Eddy: That was you, the City Mission stuff. We probably donated thousands and thousands of dollars.
Donna: We are so good!
Eli: We are the kindest, most generous people in the world.
Eddy: Metro, make sure you print that! The thing that struck me as quite cool during those early years of Snort was this thing that started happening from about a year-and-a-half in where people just started getting jobs out of Snort. Snort became this little cabal where you’d start with that job where you’d just watch the news all day.
Eli: You’d watch TV all day, see what funny thing happened on Shortland Street …
Eddy: … and then eventually you’d be a part-time writer. It became a road map.
Eli: You got brought in, you write some sketches for Jono and Ben, and then you become a professional television presenter.
Eddy: You become a beloved New Zealand comedian.
Donna: When Rose left and Laura took over the female job at Jono and Ben —
Eddy: The one woman at Jono and Ben.
Eli: Yeah, it’s been pretty unbelievable, that route in. We’re very lucky that Snort was able to provide that for so many people. I think it’s also one of the reasons that certain people in the wider comedy community resent Snort a little bit, because it’s like a clique that helps each other out. But also I feel like doing Snort, most of us will also like doing stand-up and writing our own plays — it’s not just the fact that we were in this group, it’s the fact that this group was a hub of people who just hustled and worked as hard as we could.
Eddy: And we never paid anyone. Like, we never paid ourselves for the shows, because we were trying to build something together that benefited everyone. We would save the money all year and then go to the Melbourne Comedy Festival and be able to fund everyone’s trip to perform and see shows. I always liked that ethos that was driving why we did it. I think that helped to build the community, or build the cabal.
Donna: I just had a flashback of having to go to the bank to deposit that money. It’d be like four weeks’ worth. They’d say, “What do you want me to give you as a reference?” and I’d be like, “Snort?” And they’d be like, “Okaaaaaaaaay.”
Eli: Donna, when you started this, you had the name and already gave it to Basement, but did you think of any other names? I feel like an improv show is such a hard thing to come up with a name for and I see lots overseas that have long-winded, kind of annoying names. I think Snort is pretty perfect.
Donna: I love it as well. My mum actually wrote a list of names and she was like, “What about these for your little improv show?” And ‘Snort’ was on it. So Mum came up with the name.
Eli: Get your mum on the last show!
Donna: Love that!
Eddy: How do you think comedy has changed since 2013?
Donna: Especially when you’re talking about women. I was thinking this the other day because Abby Howells was Billy T’ed and Guy had just been Fredded. Have we had someone from Snort either win the Billy or the Fred every year for a while?
Eddy: Yeah, I think every year. Seven of the last nine Billy T award-winners and four of the last five Fred winners. [The Billy T Award is given each year to an outstanding emerging performer and The Fred Award to the best New Zealand show at the New Zealand International Comedy Festival.]
Eli: It’s a pretty incredible legacy. It has a lot to do with, I think, having that community of people around you. And before Snort, there was FanFiction Comedy — some of the same people and a similar crew of comedy and Heidi O’Loughlin — a big shout-out for bringing people together to make stand-up shows for dorks and for dweebs and not throwing your big dick energy around.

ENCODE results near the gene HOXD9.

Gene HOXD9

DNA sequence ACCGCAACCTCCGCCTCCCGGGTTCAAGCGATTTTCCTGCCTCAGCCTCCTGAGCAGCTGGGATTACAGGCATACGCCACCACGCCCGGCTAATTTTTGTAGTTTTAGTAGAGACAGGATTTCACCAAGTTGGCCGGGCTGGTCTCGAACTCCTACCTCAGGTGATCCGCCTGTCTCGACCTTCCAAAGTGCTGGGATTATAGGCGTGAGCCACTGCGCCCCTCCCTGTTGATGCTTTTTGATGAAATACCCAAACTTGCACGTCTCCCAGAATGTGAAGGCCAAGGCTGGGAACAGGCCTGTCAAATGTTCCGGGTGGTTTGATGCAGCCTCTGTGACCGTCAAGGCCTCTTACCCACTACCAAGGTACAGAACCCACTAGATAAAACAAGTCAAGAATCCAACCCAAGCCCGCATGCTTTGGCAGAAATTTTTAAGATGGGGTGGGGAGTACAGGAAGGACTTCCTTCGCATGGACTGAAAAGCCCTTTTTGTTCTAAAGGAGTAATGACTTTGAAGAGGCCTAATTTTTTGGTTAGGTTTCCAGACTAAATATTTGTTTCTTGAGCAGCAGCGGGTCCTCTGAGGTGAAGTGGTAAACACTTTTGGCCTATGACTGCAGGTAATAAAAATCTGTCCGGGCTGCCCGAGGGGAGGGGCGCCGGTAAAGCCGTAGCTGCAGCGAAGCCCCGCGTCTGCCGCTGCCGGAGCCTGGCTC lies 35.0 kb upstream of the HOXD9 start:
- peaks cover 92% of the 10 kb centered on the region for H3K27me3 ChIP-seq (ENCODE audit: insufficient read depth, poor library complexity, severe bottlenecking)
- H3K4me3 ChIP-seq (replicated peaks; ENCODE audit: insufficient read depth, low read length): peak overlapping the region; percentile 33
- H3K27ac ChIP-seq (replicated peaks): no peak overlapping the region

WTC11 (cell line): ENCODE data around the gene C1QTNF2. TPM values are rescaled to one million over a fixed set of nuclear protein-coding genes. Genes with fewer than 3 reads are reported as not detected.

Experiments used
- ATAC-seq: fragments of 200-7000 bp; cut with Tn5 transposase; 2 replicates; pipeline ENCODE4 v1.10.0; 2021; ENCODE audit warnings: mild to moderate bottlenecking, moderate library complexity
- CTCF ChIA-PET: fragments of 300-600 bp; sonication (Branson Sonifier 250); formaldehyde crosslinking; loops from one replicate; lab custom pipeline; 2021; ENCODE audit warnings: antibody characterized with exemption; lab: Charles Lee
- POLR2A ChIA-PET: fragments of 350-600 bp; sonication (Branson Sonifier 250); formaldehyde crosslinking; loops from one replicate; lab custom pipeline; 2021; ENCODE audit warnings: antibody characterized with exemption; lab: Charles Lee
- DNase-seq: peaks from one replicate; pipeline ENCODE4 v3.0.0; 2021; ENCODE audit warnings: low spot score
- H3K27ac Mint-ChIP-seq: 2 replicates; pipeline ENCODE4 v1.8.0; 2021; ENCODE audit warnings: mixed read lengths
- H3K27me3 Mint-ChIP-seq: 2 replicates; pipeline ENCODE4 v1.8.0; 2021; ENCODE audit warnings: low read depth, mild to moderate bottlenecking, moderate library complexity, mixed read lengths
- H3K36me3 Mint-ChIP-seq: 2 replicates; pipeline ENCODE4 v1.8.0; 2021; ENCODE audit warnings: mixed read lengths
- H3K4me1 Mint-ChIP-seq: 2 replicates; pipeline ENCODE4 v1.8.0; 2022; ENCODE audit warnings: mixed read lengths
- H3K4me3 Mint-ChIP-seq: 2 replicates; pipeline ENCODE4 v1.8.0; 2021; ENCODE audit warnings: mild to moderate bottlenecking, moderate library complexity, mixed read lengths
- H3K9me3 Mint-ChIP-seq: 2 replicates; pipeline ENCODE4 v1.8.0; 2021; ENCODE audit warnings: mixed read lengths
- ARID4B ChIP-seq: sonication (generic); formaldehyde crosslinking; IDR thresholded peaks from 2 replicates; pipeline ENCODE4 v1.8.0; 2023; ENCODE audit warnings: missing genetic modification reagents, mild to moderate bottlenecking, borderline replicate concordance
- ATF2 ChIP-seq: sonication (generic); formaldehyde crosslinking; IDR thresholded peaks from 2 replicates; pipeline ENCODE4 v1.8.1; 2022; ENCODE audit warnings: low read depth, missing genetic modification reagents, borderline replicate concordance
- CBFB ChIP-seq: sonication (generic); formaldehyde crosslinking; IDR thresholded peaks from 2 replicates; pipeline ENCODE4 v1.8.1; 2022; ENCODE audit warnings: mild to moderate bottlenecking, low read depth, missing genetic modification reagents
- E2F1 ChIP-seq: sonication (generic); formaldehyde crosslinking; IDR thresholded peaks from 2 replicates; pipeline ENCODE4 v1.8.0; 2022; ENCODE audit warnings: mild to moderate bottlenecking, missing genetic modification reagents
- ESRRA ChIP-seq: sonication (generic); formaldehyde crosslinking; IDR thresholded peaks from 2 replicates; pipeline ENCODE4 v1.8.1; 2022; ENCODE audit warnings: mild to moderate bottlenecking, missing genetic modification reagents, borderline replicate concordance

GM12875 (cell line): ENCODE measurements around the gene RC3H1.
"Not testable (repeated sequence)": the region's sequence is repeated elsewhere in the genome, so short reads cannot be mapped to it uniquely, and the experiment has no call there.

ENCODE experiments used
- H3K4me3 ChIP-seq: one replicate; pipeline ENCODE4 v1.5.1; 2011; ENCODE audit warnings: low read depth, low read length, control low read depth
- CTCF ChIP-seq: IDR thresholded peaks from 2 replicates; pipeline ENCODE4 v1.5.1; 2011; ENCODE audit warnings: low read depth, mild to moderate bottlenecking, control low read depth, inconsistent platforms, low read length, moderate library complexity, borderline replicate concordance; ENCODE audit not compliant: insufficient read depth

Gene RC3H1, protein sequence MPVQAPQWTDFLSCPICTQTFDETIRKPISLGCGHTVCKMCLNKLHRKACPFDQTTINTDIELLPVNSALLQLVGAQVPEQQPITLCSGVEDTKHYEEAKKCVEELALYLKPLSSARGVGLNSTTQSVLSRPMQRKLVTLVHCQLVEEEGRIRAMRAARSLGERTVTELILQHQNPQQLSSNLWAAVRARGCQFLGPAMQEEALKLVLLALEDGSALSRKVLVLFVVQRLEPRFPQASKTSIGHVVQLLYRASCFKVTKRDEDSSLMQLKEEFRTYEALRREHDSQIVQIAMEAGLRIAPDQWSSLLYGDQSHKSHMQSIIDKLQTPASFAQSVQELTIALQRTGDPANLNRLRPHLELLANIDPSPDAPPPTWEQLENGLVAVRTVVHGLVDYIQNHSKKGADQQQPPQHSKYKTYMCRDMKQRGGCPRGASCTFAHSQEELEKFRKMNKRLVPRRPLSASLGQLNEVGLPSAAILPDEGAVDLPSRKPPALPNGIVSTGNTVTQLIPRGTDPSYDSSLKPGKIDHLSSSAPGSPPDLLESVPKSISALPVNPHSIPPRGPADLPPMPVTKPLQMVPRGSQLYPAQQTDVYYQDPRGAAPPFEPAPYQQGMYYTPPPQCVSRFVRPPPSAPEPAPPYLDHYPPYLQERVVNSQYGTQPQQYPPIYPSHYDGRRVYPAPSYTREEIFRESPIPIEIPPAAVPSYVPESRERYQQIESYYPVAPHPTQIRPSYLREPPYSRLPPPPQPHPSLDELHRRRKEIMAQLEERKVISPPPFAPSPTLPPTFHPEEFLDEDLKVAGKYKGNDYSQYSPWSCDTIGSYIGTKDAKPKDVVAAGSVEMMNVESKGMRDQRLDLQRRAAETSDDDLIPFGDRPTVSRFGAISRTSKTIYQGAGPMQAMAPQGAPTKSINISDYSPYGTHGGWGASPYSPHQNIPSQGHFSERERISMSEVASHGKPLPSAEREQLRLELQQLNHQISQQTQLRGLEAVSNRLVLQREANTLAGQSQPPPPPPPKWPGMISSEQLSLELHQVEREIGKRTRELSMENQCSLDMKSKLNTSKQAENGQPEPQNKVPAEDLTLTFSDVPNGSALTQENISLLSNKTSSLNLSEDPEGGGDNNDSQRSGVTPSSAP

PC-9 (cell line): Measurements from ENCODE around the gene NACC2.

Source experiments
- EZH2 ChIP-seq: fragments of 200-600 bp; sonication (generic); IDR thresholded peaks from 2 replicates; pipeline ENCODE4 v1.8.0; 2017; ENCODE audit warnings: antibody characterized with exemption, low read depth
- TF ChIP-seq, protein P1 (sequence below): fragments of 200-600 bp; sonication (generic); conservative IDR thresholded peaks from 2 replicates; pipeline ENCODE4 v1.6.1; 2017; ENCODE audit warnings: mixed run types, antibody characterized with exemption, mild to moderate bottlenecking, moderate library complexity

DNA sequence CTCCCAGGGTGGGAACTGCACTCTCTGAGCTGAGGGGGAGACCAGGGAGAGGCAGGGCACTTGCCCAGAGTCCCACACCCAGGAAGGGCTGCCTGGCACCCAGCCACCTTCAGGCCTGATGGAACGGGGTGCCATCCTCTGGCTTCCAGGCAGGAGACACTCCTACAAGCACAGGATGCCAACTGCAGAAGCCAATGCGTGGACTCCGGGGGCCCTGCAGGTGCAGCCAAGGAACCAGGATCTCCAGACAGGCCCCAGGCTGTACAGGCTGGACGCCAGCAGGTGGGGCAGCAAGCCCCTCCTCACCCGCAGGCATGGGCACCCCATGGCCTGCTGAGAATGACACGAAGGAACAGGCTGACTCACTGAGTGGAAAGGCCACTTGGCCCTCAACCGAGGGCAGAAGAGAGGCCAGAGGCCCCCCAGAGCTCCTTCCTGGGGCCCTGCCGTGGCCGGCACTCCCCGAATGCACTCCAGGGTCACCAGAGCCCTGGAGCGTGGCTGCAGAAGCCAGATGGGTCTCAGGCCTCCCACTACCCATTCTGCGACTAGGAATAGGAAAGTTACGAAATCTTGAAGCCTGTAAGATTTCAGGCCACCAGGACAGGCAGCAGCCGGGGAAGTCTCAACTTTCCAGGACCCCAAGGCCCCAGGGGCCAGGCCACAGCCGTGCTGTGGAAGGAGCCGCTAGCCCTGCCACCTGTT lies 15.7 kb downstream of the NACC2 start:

Donna: Eli, you’re one of those winners. [He won The Fred Award in 2021.]
Eli: Yeah, I never would have the level of skill that I have without doing Snort. Performing every week, doing these festivals. Even just doing Snort monologues is incredible training for stand-up. On U Late, we would do a bit of improv, just before we started Snort. There was the format that Nic Sampson did as a live show on U Late, ‘Kiwi Heroes’, where people would dress up as legends and get interviewed. We were very fortunate to be on a network that no one was watching. Me and Joe would do Peter Jackson and Sir Richard Taylor. Nic used to do Captain Cook, and Rose did Jean Batten. A very fortuitous part of Snort starting was that I was meant to take over hosting U Late in September because Tim Lambourne was going to move overseas. Then U closed in August. If that hadn’t happened, the week we did Snort for the first time, I wouldn’t have been able to do it and Guy wouldn’t have been able to do it, because we would have been hosting. I don’t know if Snort would have had the same cast.
Donna: When you look at improv now in Auckland, you’ve got Bull Rush, Casual First Date, Love Lamp — they’ve all got these different formats but they’re more long-form, in terms of how Snort is also long-form, compared to, like, Theatresports. Like, Whammy Bar is what the Basement used to be. It’s pretty cool.
Eddy: Looking back at the past 10 years, what are you most proud of? What do you hope the final show is?
Donna: The thing I’m most proud of is that Snort created this community of really close friends who are doing incredible things career-wise, but also just really amazing, good, kind, people. And from there that’s branched out into a wider community aspect where improv is cool now and there’s all these young people popping up and doing shows all over the place.
Eli: I’m really proud of how we’ve been able to facilitate so many people’s journeys into having an actually legitimate career in comedy. Also, just getting people into the buzz of doing an improv show. Think about all these shows last week at Q and coming off stage and over half the cast was new-ish people to the company … and seeing other people get the high of coming off stage from a good improv show, and then remembering all the highs we’ve had over the years, especially in those early stages. When we were in Edinburgh last year, it really reminded me — nothing feels like having a good Snort.